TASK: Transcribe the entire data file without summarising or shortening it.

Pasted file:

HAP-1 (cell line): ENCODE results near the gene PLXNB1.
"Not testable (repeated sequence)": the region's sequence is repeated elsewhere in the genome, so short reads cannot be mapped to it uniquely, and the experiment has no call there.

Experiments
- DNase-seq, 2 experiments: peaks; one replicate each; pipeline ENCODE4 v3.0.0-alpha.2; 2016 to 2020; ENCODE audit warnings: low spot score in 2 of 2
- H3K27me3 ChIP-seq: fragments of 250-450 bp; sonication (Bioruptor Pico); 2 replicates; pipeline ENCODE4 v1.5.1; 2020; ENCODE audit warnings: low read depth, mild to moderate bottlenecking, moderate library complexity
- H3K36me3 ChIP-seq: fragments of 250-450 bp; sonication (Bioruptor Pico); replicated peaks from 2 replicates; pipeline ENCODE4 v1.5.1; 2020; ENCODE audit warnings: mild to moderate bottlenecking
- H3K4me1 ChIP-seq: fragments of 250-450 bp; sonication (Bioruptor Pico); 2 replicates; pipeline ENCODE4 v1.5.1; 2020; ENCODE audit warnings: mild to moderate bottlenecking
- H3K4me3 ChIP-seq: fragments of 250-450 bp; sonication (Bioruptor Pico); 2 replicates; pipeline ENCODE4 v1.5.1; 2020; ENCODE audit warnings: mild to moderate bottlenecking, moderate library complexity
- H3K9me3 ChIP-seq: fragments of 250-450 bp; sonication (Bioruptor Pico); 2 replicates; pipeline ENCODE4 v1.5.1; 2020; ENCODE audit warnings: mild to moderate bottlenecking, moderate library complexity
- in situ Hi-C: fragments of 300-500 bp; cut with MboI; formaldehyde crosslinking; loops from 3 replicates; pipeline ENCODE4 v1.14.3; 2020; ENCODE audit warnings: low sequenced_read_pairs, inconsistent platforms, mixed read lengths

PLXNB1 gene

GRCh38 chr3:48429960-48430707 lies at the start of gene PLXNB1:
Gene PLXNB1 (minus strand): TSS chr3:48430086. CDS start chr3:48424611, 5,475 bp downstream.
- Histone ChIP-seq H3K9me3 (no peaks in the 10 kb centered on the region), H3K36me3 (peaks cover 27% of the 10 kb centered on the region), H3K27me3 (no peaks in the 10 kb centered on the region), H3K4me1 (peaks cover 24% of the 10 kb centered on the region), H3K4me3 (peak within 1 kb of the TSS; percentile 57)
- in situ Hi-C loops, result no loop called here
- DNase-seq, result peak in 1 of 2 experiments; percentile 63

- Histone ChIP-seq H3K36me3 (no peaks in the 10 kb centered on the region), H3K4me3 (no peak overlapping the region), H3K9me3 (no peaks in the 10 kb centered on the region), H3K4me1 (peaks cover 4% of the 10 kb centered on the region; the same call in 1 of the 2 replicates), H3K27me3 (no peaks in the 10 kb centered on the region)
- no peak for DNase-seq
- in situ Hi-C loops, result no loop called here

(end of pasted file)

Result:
HAP-1 (cell line): ENCODE results near the gene PLXNB1.
"Not testable (repeated sequence)": the region's sequence is repeated elsewhere in the genome, so short reads cannot be mapped to it uniquely, and the experiment has no call there.

Experiments
- DNase-seq, 2 experiments: peaks; one replicate each; pipeline ENCODE4 v3.0.0-alpha.2; 2016 to 2020; ENCODE audit warnings: low spot score in 2 of 2
- H3K27me3 ChIP-seq: fragments of 250-450 bp; sonication (Bioruptor Pico); 2 replicates; pipeline ENCODE4 v1.5.1; 2020; ENCODE audit warnings: low read depth, mild to moderate bottlenecking, moderate library complexity
- H3K36me3 ChIP-seq: fragments of 250-450 bp; sonication (Bioruptor Pico); replicated peaks from 2 replicates; pipeline ENCODE4 v1.5.1; 2020; ENCODE audit warnings: mild to moderate bottlenecking
- H3K4me1 ChIP-seq: fragments of 250-450 bp; sonication (Bioruptor Pico); 2 replicates; pipeline ENCODE4 v1.5.1; 2020; ENCODE audit warnings: mild to moderate bottlenecking
- H3K4me3 ChIP-seq: fragments of 250-450 bp; sonication (Bioruptor Pico); 2 replicates; pipeline ENCODE4 v1.5.1; 2020; ENCODE audit warnings: mild to moderate bottlenecking, moderate library complexity
- H3K9me3 ChIP-seq: fragments of 250-450 bp; sonication (Bioruptor Pico); 2 replicates; pipeline ENCODE4 v1.5.1; 2020; ENCODE audit warnings: mild to moderate bottlenecking, moderate library complexity
- in situ Hi-C: fragments of 300-500 bp; cut with MboI; formaldehyde crosslinking; loops from 3 replicates; pipeline ENCODE4 v1.14.3; 2020; ENCODE audit warnings: low sequenced_read_pairs, inconsistent platforms, mixed read lengths

PLXNB1 gene

GRCh38 chr3:48429960-48430707 lies at the start of gene PLXNB1:
Gene PLXNB1 (minus strand): TSS chr3:48430086. CDS start chr3:48424611, 5,475 bp downstream.
- Histone ChIP-seq H3K9me3 (no peaks in the 10 kb centered on the region), H3K36me3 (peaks cover 27% of the 10 kb centered on the region), H3K27me3 (no peaks in the 10 kb centered on the region), H3K4me1 (peaks cover 24% of the 10 kb centered on the region), H3K4me3 (peak within 1 kb of the TSS; percentile 57)
- in situ Hi-C loops, result no loop called here
- DNase-seq, result peak in 1 of 2 experiments; percentile 63

- Histone ChIP-seq H3K36me3 (no peaks in the 10 kb centered on the region), H3K4me3 (no peak overlapping the region), H3K9me3 (no peaks in the 10 kb centered on the region), H3K4me1 (peaks cover 4% of the 10 kb centered on the region; the same call in 1 of the 2 replicates), H3K27me3 (no peaks in the 10 kb centered on the region)
- no peak for DNase-seq
- in situ Hi-C loops, result no loop called here